Lester said her landlord told her they would hold off on filing for eviction if she showed evidence of applying for the assistance, but within 48 hours of sharing that proof, the landlord filed an eviction.
“It’s been a lot of sleepless nights, worrisome days, crying a lot of tears,” Lester said. “It’s just scary and then to have the landlord tell you ‘you haven’t even tried to pay us.’”
Three Rivers Legal Services, a non-profit law firm, successfully stopped her from being immediately evicted because of the moratorium but her lease is also about to expire and the landlord said it cannot be renewed.
Luckily, Lester’s hours have gone back to normal and she has found a new apartment. But she is still waiting on the rental assistance to pay off her debt to her current landlord.
Peter Hepburn, who runs the Eviction Tracking System at the Eviction Lab, the first nationwide database on evictions, said the moratorium was the last meaningful protection for most renters. “I think that having emergency rental assistance is going to help but there will nonetheless be a large increase in filings,” Hepburn said.
And Hepburn has found that because of the way the assistance is being allocated, more money will be available in small, rural states than in larger, urban states.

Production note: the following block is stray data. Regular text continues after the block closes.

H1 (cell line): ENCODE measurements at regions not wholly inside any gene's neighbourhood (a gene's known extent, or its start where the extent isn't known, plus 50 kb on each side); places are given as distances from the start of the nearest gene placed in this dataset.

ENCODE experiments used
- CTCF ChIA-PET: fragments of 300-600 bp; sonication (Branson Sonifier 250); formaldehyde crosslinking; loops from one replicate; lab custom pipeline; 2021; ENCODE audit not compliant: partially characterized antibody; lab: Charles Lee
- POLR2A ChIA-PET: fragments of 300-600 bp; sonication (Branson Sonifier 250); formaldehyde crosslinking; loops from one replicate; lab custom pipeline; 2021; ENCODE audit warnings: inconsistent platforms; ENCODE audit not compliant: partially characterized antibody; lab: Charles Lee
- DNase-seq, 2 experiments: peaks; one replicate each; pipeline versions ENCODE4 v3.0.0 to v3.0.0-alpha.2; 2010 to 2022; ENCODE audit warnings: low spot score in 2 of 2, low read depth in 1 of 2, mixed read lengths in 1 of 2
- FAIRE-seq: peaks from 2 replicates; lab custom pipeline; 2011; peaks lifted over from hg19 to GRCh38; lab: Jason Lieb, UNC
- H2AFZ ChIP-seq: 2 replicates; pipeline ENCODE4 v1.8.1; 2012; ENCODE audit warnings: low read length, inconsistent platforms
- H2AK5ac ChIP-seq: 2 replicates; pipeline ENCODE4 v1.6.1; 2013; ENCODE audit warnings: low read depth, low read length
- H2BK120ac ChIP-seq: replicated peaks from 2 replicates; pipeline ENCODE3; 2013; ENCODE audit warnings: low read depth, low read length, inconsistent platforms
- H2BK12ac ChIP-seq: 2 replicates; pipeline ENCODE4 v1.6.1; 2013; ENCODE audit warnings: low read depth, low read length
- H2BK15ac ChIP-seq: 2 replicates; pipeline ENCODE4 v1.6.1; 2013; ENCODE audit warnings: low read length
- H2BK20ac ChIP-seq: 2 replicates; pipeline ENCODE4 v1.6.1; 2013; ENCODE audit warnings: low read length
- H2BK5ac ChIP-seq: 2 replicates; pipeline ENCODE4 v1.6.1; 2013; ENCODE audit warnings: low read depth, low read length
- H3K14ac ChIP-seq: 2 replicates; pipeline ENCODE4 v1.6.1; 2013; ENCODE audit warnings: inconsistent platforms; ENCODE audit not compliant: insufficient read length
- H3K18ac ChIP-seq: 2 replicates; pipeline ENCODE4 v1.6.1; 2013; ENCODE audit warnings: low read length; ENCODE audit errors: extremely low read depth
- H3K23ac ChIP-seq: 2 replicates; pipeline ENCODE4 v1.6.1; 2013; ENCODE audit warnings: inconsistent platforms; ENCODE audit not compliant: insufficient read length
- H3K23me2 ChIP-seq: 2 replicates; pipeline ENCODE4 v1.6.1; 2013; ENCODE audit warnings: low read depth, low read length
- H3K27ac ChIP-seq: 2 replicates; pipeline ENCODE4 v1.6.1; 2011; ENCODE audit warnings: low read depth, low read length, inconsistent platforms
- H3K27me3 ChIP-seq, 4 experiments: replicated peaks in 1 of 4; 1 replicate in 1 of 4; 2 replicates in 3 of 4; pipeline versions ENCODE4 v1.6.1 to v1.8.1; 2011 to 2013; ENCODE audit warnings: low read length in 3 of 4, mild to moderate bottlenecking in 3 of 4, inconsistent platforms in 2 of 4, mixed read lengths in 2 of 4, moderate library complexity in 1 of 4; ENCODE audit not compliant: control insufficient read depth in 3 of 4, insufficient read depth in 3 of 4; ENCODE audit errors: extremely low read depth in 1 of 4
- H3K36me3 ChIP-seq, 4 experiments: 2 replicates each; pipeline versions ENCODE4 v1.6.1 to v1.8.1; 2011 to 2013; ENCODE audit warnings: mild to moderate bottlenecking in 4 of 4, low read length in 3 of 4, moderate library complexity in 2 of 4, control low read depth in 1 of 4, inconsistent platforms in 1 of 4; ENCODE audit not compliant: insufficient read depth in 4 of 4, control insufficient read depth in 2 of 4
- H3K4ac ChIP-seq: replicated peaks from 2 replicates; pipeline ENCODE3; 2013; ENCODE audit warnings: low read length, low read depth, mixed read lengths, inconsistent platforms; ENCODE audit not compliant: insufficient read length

Black and Latino renters, particularly women, are disproportionately at risk of eviction and face more uncertainty as the moratorium expires.
“It was a series of omissions and mistakes that taken jointly result in a really inefficient and inequitable distribution of this money,” Hepburn said. “I don’t know that that was done with any sort of intent to disadvantage communities of color but I think it inevitably does.”
Geographically the evictions crisis will also be unevenly distributed.
In Wyoming, households can collect more than $5,167 in rental aid, while in New York’s expensive renter markets, households will have access to $766, according to his analysis.
In places like New York, however, there will still be some protections for renters even after the moratorium expires. In states like Florida and Texas, available rental assistance for households will be low and renters will have no protections.
And without those protections, they will be returning to a system that works in favor of landlords.
In Florida, for instance, people facing eviction for non-payment of rent must pay the money they owe into a court registry within five days of the landlord filing the eviction. If they don’t, the landlord automatically wins. If they do find the money, and therefore can cover the owed rent, they still aren’t guaranteed to win their case and could still lose their homes.
Natalie Maxwell, director of advocacy and litigation at Three Rivers Legal Services, said after the moratorium expires, she expects landlords will go to court to file for these default judgments while renters waiting for rental assistance will be evicted.
Maxwell said: “Our big concern right now is: is that money going to come by June 30?”